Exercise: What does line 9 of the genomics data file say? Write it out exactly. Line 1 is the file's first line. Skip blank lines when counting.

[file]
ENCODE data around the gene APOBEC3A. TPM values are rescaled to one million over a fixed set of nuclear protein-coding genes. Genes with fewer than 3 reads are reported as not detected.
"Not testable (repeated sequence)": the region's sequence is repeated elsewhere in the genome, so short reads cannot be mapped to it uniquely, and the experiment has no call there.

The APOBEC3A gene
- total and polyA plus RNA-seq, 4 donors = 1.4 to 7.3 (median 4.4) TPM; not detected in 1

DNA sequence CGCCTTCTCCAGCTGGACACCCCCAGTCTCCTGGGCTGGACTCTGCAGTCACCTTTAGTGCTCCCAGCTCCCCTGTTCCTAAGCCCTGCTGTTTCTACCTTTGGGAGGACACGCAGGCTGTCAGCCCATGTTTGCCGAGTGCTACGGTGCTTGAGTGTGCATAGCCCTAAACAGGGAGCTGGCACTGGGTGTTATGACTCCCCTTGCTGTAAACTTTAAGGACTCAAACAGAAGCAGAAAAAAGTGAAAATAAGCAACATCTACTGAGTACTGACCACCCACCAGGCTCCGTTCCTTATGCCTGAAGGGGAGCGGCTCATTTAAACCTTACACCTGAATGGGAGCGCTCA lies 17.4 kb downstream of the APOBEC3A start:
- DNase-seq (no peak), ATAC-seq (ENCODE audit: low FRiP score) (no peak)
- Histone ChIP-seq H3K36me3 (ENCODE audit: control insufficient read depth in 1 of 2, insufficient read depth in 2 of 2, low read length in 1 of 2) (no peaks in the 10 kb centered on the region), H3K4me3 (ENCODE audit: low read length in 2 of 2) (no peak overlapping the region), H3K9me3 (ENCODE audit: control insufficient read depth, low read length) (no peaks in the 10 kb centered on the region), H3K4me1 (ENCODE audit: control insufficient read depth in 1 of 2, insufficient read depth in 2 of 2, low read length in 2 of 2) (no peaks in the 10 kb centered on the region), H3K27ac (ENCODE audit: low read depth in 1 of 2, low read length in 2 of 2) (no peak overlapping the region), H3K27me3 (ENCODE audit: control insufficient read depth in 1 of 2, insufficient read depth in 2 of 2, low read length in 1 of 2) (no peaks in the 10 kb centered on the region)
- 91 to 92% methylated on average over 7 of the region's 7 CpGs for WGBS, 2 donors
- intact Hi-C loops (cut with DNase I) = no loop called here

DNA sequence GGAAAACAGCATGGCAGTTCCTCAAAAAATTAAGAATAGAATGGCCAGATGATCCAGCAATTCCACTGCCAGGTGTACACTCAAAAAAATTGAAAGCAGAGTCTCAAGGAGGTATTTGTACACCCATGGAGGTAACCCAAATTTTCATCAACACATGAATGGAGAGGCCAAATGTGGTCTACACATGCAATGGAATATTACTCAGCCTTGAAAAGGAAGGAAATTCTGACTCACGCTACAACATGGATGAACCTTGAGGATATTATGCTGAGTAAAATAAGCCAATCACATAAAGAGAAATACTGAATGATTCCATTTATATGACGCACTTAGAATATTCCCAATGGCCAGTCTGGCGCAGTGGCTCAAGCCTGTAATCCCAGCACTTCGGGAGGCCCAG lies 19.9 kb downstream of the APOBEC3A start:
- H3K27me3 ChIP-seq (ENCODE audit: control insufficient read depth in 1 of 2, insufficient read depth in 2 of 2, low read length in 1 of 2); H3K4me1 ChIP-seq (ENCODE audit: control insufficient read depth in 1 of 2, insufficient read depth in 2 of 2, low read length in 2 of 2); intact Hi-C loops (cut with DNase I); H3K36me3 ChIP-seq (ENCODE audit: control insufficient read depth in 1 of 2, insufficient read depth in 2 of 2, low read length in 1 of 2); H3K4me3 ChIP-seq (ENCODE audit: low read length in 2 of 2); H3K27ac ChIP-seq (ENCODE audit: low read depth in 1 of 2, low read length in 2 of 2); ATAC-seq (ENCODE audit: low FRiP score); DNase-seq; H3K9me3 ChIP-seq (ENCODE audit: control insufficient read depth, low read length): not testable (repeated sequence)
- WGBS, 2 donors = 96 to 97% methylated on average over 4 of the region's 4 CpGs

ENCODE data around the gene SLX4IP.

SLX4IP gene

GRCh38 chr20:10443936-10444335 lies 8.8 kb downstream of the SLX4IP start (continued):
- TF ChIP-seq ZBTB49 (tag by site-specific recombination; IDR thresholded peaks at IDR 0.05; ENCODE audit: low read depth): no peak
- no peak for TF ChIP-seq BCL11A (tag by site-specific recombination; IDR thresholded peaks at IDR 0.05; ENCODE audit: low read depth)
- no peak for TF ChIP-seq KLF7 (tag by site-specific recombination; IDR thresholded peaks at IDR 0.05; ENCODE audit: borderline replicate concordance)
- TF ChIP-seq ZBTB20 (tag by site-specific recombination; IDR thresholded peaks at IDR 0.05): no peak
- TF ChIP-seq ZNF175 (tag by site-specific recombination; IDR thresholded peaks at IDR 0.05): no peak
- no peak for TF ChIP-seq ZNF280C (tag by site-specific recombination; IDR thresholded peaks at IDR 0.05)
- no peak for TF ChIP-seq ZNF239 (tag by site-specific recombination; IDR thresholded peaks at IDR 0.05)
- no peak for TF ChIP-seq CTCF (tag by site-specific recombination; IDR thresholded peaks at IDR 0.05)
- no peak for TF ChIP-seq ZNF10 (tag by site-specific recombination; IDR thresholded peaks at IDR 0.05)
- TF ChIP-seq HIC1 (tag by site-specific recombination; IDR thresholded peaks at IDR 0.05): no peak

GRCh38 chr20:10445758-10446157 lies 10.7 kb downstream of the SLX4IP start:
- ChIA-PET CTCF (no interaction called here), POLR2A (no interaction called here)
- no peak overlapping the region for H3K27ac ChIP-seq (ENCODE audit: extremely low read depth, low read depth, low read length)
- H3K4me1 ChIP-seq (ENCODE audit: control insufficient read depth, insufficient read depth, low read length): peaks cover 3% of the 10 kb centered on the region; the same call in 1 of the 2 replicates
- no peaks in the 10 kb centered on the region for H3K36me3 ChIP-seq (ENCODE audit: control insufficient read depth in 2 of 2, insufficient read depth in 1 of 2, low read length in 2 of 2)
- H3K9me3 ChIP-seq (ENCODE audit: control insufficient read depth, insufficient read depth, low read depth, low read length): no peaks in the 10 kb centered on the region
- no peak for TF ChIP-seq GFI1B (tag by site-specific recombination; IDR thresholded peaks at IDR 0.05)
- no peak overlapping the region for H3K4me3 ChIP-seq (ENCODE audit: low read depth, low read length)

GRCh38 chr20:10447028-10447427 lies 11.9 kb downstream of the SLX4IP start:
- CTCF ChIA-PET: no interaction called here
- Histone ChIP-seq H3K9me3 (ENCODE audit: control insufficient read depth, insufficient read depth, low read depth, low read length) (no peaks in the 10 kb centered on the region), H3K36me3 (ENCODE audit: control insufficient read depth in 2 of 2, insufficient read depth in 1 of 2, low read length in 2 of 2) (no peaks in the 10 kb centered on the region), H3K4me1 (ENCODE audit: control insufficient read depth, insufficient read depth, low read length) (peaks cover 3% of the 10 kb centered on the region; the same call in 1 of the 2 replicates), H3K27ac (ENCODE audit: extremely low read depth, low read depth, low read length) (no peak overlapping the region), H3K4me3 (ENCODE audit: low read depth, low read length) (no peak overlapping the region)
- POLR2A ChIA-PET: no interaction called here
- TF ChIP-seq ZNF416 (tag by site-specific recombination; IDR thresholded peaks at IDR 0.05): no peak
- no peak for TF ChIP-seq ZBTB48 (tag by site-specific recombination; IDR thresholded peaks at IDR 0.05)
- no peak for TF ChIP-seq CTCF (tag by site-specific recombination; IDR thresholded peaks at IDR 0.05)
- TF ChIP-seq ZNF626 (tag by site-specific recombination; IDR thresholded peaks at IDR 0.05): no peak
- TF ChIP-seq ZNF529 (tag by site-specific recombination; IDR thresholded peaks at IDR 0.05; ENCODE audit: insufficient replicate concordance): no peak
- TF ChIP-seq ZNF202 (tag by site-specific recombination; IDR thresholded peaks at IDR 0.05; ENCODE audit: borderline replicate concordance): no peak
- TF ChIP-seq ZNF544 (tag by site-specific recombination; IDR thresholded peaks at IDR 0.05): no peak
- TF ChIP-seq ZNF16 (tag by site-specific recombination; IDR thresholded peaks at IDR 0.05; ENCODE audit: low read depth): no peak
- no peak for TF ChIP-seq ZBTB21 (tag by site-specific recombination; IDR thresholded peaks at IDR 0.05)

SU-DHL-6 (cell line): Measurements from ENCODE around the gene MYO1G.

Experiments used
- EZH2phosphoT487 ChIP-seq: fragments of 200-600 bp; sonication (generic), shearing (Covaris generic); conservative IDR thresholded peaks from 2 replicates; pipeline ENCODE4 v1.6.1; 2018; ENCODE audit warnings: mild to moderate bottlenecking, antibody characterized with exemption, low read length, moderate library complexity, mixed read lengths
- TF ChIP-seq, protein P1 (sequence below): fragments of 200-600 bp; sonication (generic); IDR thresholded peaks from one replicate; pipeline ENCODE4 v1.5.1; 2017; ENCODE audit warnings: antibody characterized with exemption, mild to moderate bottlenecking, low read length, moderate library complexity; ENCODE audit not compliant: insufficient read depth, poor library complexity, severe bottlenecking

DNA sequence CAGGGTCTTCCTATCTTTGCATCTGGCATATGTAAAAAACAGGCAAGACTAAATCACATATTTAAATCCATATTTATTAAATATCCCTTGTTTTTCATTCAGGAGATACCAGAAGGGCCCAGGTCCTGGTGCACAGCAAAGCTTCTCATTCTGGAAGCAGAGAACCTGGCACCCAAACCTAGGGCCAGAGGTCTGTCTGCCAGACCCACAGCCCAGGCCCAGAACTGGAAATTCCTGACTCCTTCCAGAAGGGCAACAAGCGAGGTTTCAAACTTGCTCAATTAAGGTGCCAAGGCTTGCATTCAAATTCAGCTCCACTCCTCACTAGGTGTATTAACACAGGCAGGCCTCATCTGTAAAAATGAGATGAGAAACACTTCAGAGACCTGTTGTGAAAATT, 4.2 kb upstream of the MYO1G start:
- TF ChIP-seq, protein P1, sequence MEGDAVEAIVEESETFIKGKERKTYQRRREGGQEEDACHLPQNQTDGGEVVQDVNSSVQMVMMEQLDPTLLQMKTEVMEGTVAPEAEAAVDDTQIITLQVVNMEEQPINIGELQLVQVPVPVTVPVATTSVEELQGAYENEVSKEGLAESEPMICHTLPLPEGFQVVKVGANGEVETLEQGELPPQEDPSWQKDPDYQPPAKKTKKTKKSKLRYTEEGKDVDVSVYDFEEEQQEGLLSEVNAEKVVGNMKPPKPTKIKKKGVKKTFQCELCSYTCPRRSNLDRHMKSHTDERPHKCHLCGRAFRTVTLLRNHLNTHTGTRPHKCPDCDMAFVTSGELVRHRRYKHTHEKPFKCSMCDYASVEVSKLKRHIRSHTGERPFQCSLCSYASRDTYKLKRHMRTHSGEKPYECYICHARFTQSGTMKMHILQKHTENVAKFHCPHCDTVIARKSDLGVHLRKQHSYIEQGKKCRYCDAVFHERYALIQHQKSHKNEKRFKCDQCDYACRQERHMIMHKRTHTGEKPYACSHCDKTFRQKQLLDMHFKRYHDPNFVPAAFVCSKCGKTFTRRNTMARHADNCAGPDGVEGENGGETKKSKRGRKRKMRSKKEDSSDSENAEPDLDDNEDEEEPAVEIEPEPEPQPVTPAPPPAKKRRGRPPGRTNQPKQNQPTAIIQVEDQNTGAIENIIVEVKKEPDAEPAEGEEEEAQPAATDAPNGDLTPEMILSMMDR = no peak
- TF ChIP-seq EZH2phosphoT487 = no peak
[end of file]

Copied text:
- intact Hi-C loops (cut with DNase I) = no loop called here